One reality check per semester


This semester, 88 Macalester students are taking classes at other schools in the Associated Colleges of the Twin Cities, or ACTC.The consortium, including Macalester, Augsburg College, St. Thomas, St. Catherine, and Hamline universities, allows students to enjoy both the community of small liberal arts colleges while accessing the resources of a much larger institution.

Macalester students are only allowed to take one class a semester at these other institutions and typically only when those classes are not offered here, as in the case of photography or business courses.

As Registrar Jayne Niemi put it, “[Macalester] students usually find what they need and want academically at Macalester.”

We agree, and ACTC classes that weren’t as academically challenging as those at Macalester have surely disappointed some students.

However, we can think of at least one good reason to take classes at other area institutions.

It’s a serious reality check.

After a couple of years at Macalester, it’s easy to believe that everyone likes Grizzly Bear, maintains an ironic distance from everything and voted for Obama. And, oh, everyone’s pretty near fluent in a second language, and they’ve been to a country where it’s spoken. They bought a scarf while they were there and they haven’t been tan since.

While that’s a stereotype that, like every generalization, falls short, the students and culture of each ACTC school are different.

It’s seriously worth getting off campus just for the sake of knowing what people are like at schools where an emphasis on diversity and internationalism, liberal politics and middle class status or general financial aid aren’t givens.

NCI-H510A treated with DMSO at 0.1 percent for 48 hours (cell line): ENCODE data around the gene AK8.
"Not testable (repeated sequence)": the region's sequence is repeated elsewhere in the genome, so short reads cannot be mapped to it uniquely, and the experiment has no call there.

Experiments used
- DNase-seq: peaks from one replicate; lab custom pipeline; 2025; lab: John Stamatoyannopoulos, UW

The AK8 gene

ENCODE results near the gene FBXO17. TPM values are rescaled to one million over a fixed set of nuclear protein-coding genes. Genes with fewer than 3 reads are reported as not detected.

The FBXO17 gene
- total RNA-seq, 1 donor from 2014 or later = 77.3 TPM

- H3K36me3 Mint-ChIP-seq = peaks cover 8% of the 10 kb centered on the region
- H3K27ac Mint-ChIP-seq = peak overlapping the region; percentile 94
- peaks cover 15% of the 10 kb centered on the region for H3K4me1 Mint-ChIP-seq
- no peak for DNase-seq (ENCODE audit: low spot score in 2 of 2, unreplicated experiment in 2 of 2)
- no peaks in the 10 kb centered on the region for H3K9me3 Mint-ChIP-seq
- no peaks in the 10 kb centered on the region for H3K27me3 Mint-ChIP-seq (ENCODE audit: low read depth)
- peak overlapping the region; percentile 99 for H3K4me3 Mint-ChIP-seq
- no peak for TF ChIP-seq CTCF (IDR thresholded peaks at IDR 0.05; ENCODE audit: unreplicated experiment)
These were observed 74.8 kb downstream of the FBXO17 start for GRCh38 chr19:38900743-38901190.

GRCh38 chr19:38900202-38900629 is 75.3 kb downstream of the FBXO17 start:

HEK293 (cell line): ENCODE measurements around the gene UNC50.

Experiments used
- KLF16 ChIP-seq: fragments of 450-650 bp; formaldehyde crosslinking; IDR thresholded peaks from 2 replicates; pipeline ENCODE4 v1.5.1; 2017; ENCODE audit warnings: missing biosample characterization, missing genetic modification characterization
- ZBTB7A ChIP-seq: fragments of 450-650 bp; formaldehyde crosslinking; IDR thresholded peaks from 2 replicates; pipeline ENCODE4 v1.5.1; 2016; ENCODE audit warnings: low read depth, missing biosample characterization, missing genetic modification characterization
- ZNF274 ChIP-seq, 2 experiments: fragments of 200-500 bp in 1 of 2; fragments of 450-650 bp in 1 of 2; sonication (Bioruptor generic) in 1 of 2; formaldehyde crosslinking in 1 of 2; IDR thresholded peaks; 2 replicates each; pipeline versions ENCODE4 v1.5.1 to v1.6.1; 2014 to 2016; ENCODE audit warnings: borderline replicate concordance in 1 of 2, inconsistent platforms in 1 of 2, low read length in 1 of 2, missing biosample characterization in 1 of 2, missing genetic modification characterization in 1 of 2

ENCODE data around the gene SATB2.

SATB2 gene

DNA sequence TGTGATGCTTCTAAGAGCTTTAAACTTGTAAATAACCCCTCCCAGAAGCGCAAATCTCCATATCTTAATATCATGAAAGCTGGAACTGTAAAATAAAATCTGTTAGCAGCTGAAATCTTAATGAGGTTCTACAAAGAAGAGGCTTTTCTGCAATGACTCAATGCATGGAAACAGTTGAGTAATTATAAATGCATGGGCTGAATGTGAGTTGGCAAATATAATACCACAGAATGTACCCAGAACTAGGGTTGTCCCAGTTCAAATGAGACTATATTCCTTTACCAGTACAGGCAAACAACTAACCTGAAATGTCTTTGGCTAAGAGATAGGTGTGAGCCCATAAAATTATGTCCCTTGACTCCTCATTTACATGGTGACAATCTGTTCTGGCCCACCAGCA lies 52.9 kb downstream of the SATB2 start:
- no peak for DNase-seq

Take St. Thomas, for example. Solidly white, middle class, career-oriented and conservative, it’s not an appealing place for the average Macalester student to spend their time.

But if you remove yourself from this environment, refuse to talk to people who fit that description for four years, you will have learned to construct arguments in a milieu where everyone generally shares the same opinion and your view of the world is going to be seriously distorted.

When we volunteer or intern, we may be challenged by new situations or interactions with people from different class, racial or political backgrounds from ourselves, but we’re most likely meeting these challenges on terms we’ve chosen for ourselves.

Take a class at another school and force yourself to question whom you have assumed is the average student.

The opinions expressed above are those of The Mac Weekly, as determined by the staff. The perspectives are not representative of Macalester College